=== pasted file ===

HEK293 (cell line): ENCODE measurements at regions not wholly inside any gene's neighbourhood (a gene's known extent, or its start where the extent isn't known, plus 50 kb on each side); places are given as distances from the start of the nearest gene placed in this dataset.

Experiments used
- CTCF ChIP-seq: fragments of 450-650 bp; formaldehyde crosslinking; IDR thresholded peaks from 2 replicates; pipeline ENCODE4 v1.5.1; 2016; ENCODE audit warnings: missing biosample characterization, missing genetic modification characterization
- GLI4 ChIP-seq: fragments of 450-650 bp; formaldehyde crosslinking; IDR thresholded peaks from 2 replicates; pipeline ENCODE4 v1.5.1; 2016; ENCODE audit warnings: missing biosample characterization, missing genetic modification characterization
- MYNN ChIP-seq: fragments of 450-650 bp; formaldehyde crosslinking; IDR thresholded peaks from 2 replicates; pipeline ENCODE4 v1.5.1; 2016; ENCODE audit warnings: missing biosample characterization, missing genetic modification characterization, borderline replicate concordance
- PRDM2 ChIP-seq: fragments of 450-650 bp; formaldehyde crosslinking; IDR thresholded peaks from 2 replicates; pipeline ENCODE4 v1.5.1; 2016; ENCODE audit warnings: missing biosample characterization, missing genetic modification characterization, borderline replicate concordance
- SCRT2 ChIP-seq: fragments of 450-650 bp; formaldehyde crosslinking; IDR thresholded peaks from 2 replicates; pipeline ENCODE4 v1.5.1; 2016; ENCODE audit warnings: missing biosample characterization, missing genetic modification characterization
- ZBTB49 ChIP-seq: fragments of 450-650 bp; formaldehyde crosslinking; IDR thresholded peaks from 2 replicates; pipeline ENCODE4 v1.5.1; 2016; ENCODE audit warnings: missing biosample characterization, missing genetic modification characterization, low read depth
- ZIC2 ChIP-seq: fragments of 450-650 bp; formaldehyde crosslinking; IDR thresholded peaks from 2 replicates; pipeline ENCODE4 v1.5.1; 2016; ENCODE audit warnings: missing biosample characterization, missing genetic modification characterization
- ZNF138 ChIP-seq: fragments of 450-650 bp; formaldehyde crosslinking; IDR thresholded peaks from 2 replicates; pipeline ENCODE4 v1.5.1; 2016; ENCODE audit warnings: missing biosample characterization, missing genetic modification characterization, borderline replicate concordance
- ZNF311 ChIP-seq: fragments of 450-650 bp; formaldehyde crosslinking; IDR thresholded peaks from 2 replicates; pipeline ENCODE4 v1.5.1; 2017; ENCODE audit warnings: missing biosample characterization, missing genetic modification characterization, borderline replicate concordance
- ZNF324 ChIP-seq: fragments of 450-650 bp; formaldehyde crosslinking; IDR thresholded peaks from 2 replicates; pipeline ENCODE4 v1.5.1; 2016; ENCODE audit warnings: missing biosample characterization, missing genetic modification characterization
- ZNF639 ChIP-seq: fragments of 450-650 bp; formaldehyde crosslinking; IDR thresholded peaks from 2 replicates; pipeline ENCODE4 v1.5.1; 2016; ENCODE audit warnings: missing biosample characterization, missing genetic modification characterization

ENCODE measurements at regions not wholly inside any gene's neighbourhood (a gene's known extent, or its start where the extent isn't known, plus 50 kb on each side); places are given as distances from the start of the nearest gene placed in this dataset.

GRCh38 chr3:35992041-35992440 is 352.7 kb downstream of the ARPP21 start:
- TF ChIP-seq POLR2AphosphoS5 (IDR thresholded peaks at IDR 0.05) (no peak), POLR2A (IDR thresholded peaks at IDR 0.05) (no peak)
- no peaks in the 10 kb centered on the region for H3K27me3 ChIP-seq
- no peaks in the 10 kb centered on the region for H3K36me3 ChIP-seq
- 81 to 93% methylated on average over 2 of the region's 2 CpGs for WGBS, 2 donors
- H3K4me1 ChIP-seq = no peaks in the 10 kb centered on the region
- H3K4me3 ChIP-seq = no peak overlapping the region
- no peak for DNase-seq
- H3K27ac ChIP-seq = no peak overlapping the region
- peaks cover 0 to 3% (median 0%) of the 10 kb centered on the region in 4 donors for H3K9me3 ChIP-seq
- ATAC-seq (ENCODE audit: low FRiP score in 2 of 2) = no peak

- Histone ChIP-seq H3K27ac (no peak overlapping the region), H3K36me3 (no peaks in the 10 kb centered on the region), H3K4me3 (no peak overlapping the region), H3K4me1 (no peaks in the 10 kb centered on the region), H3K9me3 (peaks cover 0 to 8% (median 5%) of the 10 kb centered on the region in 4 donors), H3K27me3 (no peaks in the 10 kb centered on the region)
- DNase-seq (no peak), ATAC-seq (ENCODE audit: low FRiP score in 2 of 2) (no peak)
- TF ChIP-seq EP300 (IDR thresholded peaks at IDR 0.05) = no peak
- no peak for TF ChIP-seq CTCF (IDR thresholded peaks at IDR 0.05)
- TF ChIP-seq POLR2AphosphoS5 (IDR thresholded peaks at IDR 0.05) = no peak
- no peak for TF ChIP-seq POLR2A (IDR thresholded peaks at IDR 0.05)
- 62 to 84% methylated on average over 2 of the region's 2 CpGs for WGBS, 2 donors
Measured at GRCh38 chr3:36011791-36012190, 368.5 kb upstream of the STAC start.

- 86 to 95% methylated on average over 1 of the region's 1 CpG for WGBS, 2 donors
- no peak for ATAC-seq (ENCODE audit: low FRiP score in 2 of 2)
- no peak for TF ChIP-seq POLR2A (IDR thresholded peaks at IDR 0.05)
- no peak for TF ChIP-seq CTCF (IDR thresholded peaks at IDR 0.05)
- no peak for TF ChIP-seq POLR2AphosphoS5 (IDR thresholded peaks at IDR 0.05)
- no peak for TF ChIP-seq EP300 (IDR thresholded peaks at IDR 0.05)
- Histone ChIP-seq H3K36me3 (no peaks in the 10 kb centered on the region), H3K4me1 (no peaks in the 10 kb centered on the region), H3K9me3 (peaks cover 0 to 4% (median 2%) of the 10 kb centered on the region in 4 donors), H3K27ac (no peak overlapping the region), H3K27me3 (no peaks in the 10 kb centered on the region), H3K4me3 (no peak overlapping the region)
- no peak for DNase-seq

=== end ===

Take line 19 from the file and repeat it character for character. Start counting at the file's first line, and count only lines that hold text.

- 81 to 93% methylated on average over 2 of the region's 2 CpGs for WGBS, 2 donors